Tag Archives: natural dyes and pigments

Natural Dyes and Processes – India’s Story


Turban cloth – Victoria & Albert Museum ©

I was looking for various textiles that have been prepared by hand and I was particularly interested in natural dyes and its processes. I found this great article in Victoria and Albert Museum called “The Fabric of India: Nature & Making”. 

These are some of the short film clips and a paragraph on the dying process. If you are interested, read the full article on the museum’s website.

India’s natural dyes, especially those for blue and red, have been renowned for millennia. Blue dye was so closely associated with India that the ancient Greeks took its western name – indikos (indigo) – from the country itself. Red dyeing with fixing agents (mordants) was known to the Indus valley civilisation by about 2500 BC.

Fixing the colour is the great challenge of dyeing cloth. Indian dyers’ use of mordants was key to their expertise, which was unrivalled until the invention of western chemical dyes in the 19th century. It is this wealth and mastery of bright and lasting natural dyes that perhaps best distinguishes India’s textile heritage.

Re-visit the Accidental Artwork

Dear friends, I am away from this blog for an assignment. I will be back with loads of stories – I promise. My son Nathan said he may cover the blog for me while I’m gone. He somewhat likes the Mondays Finish the Story fiction challenge and the Cool Stuff. I hope it is not like when he says he would do the dishes and then I find them in the sink when I come home. Jokes aside, don’t despair if you don’t see a post in the next couple of weeks, just think of all the stories I will be telling you when I return. Besides, Nathan may surprise all of us with one of his tales.

In this post before I go, I wanted to revisit the accidental artwork. If you have been wondering what happened to the work I pressed – this was the result when I ‘harvested’ it a few days ago.


I set with leaves and natural dyes in an earlier post (The Accident Artwork – Art Experiments). After three weeks of moist disintegration of leaf fibres on paper with tea, coffee and garden dyes, the work was totally unexpected.

In the work above and below, I used Acacia leaves with tea and other boiled leaves.


In the next two work below, I used coffee and gum leaves. This is what rotten gum leaves look like on paper. The liquid is quite thick and can really stain.


I am thinking of trying the mixture to stain wood furniture next time.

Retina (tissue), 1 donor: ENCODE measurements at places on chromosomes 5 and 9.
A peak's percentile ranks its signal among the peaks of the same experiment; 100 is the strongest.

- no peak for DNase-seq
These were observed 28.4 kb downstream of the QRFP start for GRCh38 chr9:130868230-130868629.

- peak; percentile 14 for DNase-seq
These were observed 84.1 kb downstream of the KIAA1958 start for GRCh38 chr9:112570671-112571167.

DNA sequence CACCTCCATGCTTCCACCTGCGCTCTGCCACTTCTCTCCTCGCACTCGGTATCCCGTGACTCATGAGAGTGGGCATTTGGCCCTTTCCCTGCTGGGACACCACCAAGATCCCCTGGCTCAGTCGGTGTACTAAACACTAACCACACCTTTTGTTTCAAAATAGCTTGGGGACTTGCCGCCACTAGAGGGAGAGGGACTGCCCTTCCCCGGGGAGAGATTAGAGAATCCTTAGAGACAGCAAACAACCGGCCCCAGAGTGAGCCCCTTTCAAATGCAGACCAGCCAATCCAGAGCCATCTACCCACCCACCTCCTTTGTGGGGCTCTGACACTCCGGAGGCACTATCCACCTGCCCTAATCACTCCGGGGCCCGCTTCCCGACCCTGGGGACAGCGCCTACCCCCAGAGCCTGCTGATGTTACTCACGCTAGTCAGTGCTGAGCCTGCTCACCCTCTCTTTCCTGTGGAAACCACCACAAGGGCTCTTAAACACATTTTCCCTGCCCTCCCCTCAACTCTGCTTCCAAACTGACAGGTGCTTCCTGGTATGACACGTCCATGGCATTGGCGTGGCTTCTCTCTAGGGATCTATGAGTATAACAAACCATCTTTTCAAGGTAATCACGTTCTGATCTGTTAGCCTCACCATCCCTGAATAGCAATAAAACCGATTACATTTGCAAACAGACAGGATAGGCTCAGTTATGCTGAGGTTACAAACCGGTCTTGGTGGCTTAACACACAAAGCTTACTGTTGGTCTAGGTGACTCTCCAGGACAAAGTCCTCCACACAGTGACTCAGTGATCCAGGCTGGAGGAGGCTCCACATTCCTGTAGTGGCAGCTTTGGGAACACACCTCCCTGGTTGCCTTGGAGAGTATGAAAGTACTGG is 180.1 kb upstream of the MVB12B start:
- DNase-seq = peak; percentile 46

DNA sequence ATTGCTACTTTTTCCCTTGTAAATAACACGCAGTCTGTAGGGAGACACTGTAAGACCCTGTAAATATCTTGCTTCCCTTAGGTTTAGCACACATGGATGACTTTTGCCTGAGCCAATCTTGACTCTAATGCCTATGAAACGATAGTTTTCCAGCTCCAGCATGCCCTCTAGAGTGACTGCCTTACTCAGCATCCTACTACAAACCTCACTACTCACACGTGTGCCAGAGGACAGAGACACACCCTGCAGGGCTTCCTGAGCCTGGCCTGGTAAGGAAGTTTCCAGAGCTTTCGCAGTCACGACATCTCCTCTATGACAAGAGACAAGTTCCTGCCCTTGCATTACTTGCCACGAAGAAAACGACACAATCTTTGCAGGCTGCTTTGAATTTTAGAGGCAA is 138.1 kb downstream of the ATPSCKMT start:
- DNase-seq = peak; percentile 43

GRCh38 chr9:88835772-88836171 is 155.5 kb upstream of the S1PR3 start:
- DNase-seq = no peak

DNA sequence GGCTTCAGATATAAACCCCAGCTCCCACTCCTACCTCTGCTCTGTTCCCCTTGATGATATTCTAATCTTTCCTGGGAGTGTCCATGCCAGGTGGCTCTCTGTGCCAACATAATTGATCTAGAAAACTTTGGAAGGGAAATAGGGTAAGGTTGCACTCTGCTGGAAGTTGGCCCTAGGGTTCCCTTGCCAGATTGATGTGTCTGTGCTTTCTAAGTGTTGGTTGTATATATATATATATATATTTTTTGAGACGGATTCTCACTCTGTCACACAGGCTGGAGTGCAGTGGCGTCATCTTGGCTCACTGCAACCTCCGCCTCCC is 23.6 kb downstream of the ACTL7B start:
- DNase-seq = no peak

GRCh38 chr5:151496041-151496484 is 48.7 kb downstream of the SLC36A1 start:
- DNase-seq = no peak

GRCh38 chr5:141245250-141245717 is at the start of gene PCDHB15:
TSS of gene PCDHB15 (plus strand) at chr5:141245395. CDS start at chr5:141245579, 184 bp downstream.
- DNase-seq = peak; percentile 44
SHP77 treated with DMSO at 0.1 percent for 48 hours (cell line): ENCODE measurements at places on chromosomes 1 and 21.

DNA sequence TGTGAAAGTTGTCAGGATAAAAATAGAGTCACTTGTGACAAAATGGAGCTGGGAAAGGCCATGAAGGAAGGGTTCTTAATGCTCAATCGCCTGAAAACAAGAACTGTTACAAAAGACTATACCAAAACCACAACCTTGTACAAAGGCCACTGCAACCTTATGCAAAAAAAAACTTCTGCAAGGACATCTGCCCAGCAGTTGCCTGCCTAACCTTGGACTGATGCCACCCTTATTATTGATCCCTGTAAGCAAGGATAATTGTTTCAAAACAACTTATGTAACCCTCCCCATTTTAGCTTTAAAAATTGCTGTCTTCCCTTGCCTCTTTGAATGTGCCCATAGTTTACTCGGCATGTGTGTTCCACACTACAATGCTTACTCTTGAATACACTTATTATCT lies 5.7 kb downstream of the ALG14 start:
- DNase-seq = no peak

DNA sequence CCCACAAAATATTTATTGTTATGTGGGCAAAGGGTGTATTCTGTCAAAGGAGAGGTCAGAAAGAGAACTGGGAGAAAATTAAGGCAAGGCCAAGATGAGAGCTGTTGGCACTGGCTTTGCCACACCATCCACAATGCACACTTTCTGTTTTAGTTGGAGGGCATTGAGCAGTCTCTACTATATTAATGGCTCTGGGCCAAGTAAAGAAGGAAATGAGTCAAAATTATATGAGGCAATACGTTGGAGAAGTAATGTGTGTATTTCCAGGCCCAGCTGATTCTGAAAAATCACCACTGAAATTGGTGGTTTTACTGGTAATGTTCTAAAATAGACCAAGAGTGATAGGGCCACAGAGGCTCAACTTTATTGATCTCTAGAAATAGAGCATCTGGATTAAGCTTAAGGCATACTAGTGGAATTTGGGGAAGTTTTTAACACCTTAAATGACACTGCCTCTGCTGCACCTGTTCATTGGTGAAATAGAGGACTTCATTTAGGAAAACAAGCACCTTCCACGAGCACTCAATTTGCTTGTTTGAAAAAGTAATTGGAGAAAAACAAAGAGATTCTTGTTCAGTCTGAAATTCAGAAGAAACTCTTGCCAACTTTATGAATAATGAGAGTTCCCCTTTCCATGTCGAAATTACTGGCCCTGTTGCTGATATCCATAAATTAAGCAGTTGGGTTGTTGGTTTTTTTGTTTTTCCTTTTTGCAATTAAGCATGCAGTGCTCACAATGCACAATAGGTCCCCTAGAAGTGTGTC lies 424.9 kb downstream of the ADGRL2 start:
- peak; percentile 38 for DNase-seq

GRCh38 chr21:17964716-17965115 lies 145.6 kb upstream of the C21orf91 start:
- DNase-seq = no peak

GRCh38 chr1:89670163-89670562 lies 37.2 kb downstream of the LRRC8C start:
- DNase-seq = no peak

I also would like to wish all Papua New Guineans a Happy 40th Independence Day today – 16th September.





The Accidental Artwork – Art Experiments

Photo: Gums Leaves in Little Ruby plant dye on watercolour paper. 2015. JK.Leahy©

I love the accidental artwork. That’s why I enjoy art experiments.

I set out to do another art experiment in my garden this morning. It was a beautiful day for it. I ended up accidentally shooting the leaves intended for my experiment in another artwork, totally unplanned. The accident in the experiment looked too interesting to not photograph.

Photo: Acacia leaves (and one gum leaf) in tea on watercolour paper. 2015. JK.Leahy©
Photo: Acacia leaves in tea on watercolour paper. 2015. JK.Leahy©








After laying out the materials, I applied water and dyes. Then, I pinned everything down with glass. I noticed reflections and water bubbles sneaking into my work. They had their own colour and shadows. That was when my artwork plan changed. It was the experiment that came out of another experiment, the kind  of ‘accident’,  we artists love. Something you did not expect, never meant to or planned to create but it becomes yours. A gift from the universe.

Photo: Gums leaves in Little Ruby dye on watercolour paper. 2015. JK.Leahy©
Photo: Gums Leaves in Coffee and Tea on watercolour paper. 2015. JK.Leahy©









The images were shot with a Nikon D5200 using both macro and 18-55mm lenses. We shall re-visit the work, after all the water dries up in a few days. Thank you for reading about my experiments, please let me know what you think of my accidental artwork in the images.